Pilates: The Essentials
Pilates is one of the 21st century's most popular exercise methods, which changes the way you look and feel from the inside out, but is often misunderstood. Find out what it's all about in this film.
Step 1: What is Pilates
Pilates is a mind-body exercise method that was created by a man named Joseph Pilates in the early 1900's. The method has evolutionised over the years but the original principles still apply.
It is great for lengthening and strengthening muscles and for improving posture, coordination and flexibility. It is also a key exercise method for those recovering from injuries.
Pilates is suitable for a wide range of people - from the older generation looking for a more passive but equally as effective workout - to top athletes, golfers, horse riders, gymnasts and dancers.
Step 2: Types of Pilates
There are two types of Pilates available on the market.
First you have mat work which consists of a series of exercises all to be performed on the floor and which we cover here in VideoJug. In many cases these are divided into levels, to distinguish between the basic, intermediate and advanced exercises.
The second type is machine-based classes. The machines function using springs to create resistance and provide a very effective tool for doing non-weight bearing, though challenging exercises. These classes are especially beneficial if you are recovering from an injury or accident or suffer from osteoporosis.
Step 3: Breathing
In Pilates the breathing technique is specific and different from those used in yoga or singing.
It helps the flow of oxygen to the muscles, preventing unnecessary tension, and aids with concentration and in providing a strong abdominal support.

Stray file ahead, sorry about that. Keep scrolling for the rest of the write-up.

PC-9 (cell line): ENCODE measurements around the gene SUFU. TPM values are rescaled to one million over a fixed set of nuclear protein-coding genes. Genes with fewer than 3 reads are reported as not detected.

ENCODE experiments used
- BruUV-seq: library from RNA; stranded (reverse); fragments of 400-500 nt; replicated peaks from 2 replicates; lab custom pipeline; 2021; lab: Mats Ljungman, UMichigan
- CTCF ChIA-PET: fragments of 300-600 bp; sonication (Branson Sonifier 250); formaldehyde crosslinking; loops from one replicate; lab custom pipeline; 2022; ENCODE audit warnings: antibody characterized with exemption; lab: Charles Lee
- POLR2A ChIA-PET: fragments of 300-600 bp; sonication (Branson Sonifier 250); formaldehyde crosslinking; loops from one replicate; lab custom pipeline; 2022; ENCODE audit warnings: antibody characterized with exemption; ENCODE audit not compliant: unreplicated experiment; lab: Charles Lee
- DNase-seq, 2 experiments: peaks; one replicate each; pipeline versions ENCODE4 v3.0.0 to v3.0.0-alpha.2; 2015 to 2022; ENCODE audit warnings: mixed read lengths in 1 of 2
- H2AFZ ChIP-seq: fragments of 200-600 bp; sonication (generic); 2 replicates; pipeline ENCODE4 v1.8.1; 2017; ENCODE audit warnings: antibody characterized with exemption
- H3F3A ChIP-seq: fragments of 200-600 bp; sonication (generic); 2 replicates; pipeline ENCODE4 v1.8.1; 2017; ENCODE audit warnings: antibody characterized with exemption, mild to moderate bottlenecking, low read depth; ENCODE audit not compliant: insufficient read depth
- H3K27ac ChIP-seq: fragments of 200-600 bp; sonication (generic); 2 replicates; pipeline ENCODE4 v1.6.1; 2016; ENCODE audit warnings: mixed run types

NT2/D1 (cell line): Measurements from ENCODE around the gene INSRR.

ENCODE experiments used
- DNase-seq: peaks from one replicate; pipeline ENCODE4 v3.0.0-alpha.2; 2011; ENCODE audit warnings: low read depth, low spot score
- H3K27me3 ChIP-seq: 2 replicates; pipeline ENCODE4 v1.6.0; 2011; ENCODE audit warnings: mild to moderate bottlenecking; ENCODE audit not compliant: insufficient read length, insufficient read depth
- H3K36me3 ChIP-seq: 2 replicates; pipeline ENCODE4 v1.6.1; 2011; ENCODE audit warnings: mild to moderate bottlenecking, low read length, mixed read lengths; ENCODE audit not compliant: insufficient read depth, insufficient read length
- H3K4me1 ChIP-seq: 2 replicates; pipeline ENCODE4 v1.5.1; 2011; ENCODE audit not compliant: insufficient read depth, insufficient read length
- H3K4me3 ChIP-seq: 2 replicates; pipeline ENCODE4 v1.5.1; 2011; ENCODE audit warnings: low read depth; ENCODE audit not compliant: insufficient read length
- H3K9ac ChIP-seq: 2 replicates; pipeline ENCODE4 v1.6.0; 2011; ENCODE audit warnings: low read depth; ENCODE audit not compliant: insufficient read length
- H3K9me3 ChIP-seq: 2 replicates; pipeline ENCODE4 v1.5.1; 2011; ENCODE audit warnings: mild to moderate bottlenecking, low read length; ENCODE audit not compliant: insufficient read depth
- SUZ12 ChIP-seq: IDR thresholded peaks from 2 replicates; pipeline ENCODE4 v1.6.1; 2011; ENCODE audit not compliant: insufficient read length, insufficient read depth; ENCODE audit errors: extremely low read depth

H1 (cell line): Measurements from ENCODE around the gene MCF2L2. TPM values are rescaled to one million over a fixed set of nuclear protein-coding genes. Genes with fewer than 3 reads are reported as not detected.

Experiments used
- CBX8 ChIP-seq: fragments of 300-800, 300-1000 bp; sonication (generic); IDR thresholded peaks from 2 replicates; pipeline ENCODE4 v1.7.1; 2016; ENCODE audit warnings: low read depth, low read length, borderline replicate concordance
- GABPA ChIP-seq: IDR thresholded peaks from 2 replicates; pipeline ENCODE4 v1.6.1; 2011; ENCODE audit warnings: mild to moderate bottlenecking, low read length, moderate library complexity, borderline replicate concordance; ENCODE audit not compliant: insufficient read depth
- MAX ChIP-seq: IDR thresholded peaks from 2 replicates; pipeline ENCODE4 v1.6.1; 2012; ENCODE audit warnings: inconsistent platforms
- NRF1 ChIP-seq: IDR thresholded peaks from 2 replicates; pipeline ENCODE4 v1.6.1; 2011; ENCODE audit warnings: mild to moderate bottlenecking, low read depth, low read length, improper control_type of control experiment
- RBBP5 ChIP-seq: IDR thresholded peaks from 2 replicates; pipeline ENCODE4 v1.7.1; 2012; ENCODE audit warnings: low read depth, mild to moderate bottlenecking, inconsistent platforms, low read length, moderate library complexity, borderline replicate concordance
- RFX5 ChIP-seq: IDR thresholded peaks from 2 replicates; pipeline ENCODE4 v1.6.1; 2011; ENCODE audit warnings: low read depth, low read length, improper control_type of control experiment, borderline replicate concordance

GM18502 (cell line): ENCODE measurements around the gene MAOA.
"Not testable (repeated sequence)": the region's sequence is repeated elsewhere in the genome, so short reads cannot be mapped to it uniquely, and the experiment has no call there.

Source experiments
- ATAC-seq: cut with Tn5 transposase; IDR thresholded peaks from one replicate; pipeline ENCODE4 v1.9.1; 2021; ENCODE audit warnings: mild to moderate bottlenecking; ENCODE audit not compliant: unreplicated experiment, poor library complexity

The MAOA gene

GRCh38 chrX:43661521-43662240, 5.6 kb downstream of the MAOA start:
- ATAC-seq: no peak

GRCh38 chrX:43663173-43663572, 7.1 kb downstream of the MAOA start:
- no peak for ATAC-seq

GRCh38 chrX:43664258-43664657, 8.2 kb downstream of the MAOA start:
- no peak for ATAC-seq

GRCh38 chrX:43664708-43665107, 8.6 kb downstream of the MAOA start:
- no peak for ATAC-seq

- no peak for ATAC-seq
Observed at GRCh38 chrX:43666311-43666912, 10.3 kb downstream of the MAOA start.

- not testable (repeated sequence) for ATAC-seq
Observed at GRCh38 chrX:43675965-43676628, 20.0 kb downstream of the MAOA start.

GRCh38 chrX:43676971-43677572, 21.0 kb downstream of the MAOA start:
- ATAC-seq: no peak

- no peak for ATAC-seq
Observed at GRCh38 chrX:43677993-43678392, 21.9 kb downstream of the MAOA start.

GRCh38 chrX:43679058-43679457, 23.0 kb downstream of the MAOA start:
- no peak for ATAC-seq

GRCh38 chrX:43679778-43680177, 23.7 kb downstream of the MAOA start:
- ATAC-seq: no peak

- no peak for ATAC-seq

During Pilates exercises you are encouraged to breathe deeply in through the nose and out through the mouth, in long controlled breaths.
To achieve the feel of this breathing method, wrap a towel or exercise band around your rib cage just below the breast.
Feel how your rib cage opens like a Spanish fan and pull your belly button to the spine while you're breathing. Imagine a smile painted on your stomach to keep it broad and flat.
Step 4: Developing Core Strength
Your 'core' is formed by the muscles deep within the abdominals and back, attaching to the spine or pelvis. Some of these muscles include the transversus abdominals, the muscles of the pelvic floor and the obliques, just to name a few.
These muscles are key in stabilising the torso leaving us free to do a wide range of movement without hurting or injuring ourselves.
To begin working on this, let's focus on connecting the abdominals.
Lie down somewhere comfortable and gently pick one foot then the other off the floor to a tabletop position. Have your back flat on the floor. Inhale and as you exhale, think of pulling the stomach in and back towards the spine. You should imagine a 'wrapping' sensation from one side of your waist to the other, as if you were doing up a wrap-over top.
While practicing Pilates exercises, aim for this sensation every time you breathe out and with practice, also when you breathe in making it constant throughout.
Your core strength will improve as you continue with practicing Pilates. The stronger your core strength, the more you'll be able to do - this even applies to everyday life, from carrying the shopping home to hanging curtains.
Step 5: Positioning of the Pelvis
If you learn to correctly stabilise the pelvis throughout exercising, you put less strain on the lower back and exercises generally become easier. There are two positions used in Pilates.
The first position is: Neutral, which is generally adopted in the exercises with the legs down.
To find this, lie down and bend your knees up. Now tip your pelvis towards and away from you, through the full range of movement. Neutral can be found more or less in the centre of this range. You will have a small curve in your lower back and the pelvis should be straight. A good thing to imagine is balancing a saucer on the lower abdo